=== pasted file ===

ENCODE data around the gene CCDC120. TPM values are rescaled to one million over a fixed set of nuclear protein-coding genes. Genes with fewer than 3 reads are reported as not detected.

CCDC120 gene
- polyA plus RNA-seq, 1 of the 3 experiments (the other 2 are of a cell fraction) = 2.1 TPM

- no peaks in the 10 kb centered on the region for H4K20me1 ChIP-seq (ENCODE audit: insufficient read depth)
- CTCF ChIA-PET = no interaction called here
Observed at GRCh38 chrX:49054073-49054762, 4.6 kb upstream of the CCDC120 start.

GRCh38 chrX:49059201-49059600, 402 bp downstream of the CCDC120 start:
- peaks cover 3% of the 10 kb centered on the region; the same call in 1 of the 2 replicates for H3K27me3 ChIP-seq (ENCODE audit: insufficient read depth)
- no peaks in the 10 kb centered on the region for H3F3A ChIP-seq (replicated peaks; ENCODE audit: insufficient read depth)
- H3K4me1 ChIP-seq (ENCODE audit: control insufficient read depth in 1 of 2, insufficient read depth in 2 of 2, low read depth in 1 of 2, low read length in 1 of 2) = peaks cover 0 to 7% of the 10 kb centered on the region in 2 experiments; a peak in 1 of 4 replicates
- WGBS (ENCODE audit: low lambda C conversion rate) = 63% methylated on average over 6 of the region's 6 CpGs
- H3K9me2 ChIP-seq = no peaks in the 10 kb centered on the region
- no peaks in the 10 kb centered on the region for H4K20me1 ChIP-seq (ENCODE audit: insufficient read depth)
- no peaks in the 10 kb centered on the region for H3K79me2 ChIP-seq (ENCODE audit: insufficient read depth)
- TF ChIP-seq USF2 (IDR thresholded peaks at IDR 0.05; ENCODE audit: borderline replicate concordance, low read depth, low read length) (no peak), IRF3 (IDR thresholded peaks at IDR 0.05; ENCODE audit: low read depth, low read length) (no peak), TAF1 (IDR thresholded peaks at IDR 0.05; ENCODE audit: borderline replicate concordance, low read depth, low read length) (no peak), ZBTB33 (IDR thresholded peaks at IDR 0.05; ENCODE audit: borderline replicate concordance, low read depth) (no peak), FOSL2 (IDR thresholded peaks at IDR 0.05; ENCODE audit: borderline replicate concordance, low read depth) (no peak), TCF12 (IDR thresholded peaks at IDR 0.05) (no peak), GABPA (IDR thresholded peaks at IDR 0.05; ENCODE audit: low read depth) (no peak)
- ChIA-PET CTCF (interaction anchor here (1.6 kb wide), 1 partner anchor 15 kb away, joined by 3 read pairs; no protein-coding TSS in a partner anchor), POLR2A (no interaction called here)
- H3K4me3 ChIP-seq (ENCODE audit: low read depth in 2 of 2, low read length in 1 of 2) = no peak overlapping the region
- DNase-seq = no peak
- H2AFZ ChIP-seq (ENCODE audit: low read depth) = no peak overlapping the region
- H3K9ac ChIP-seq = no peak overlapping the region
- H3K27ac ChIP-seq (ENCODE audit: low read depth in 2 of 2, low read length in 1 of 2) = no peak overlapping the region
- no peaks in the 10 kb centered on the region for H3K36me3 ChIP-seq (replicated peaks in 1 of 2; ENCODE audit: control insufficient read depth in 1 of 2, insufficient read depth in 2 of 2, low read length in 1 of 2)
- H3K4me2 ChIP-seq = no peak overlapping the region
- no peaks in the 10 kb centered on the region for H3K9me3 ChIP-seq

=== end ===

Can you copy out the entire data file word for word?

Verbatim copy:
ENCODE data around the gene CCDC120. TPM values are rescaled to one million over a fixed set of nuclear protein-coding genes. Genes with fewer than 3 reads are reported as not detected.

CCDC120 gene
- polyA plus RNA-seq, 1 of the 3 experiments (the other 2 are of a cell fraction) = 2.1 TPM

- no peaks in the 10 kb centered on the region for H4K20me1 ChIP-seq (ENCODE audit: insufficient read depth)
- CTCF ChIA-PET = no interaction called here
Observed at GRCh38 chrX:49054073-49054762, 4.6 kb upstream of the CCDC120 start.

GRCh38 chrX:49059201-49059600, 402 bp downstream of the CCDC120 start:
- peaks cover 3% of the 10 kb centered on the region; the same call in 1 of the 2 replicates for H3K27me3 ChIP-seq (ENCODE audit: insufficient read depth)
- no peaks in the 10 kb centered on the region for H3F3A ChIP-seq (replicated peaks; ENCODE audit: insufficient read depth)
- H3K4me1 ChIP-seq (ENCODE audit: control insufficient read depth in 1 of 2, insufficient read depth in 2 of 2, low read depth in 1 of 2, low read length in 1 of 2) = peaks cover 0 to 7% of the 10 kb centered on the region in 2 experiments; a peak in 1 of 4 replicates
- WGBS (ENCODE audit: low lambda C conversion rate) = 63% methylated on average over 6 of the region's 6 CpGs
- H3K9me2 ChIP-seq = no peaks in the 10 kb centered on the region
- no peaks in the 10 kb centered on the region for H4K20me1 ChIP-seq (ENCODE audit: insufficient read depth)
- no peaks in the 10 kb centered on the region for H3K79me2 ChIP-seq (ENCODE audit: insufficient read depth)
- TF ChIP-seq USF2 (IDR thresholded peaks at IDR 0.05; ENCODE audit: borderline replicate concordance, low read depth, low read length) (no peak), IRF3 (IDR thresholded peaks at IDR 0.05; ENCODE audit: low read depth, low read length) (no peak), TAF1 (IDR thresholded peaks at IDR 0.05; ENCODE audit: borderline replicate concordance, low read depth, low read length) (no peak), ZBTB33 (IDR thresholded peaks at IDR 0.05; ENCODE audit: borderline replicate concordance, low read depth) (no peak), FOSL2 (IDR thresholded peaks at IDR 0.05; ENCODE audit: borderline replicate concordance, low read depth) (no peak), TCF12 (IDR thresholded peaks at IDR 0.05) (no peak), GABPA (IDR thresholded peaks at IDR 0.05; ENCODE audit: low read depth) (no peak)
- ChIA-PET CTCF (interaction anchor here (1.6 kb wide), 1 partner anchor 15 kb away, joined by 3 read pairs; no protein-coding TSS in a partner anchor), POLR2A (no interaction called here)
- H3K4me3 ChIP-seq (ENCODE audit: low read depth in 2 of 2, low read length in 1 of 2) = no peak overlapping the region
- DNase-seq = no peak
- H2AFZ ChIP-seq (ENCODE audit: low read depth) = no peak overlapping the region
- H3K9ac ChIP-seq = no peak overlapping the region
- H3K27ac ChIP-seq (ENCODE audit: low read depth in 2 of 2, low read length in 1 of 2) = no peak overlapping the region
- no peaks in the 10 kb centered on the region for H3K36me3 ChIP-seq (replicated peaks in 1 of 2; ENCODE audit: control insufficient read depth in 1 of 2, insufficient read depth in 2 of 2, low read length in 1 of 2)
- H3K4me2 ChIP-seq = no peak overlapping the region
- no peaks in the 10 kb centered on the region for H3K9me3 ChIP-seq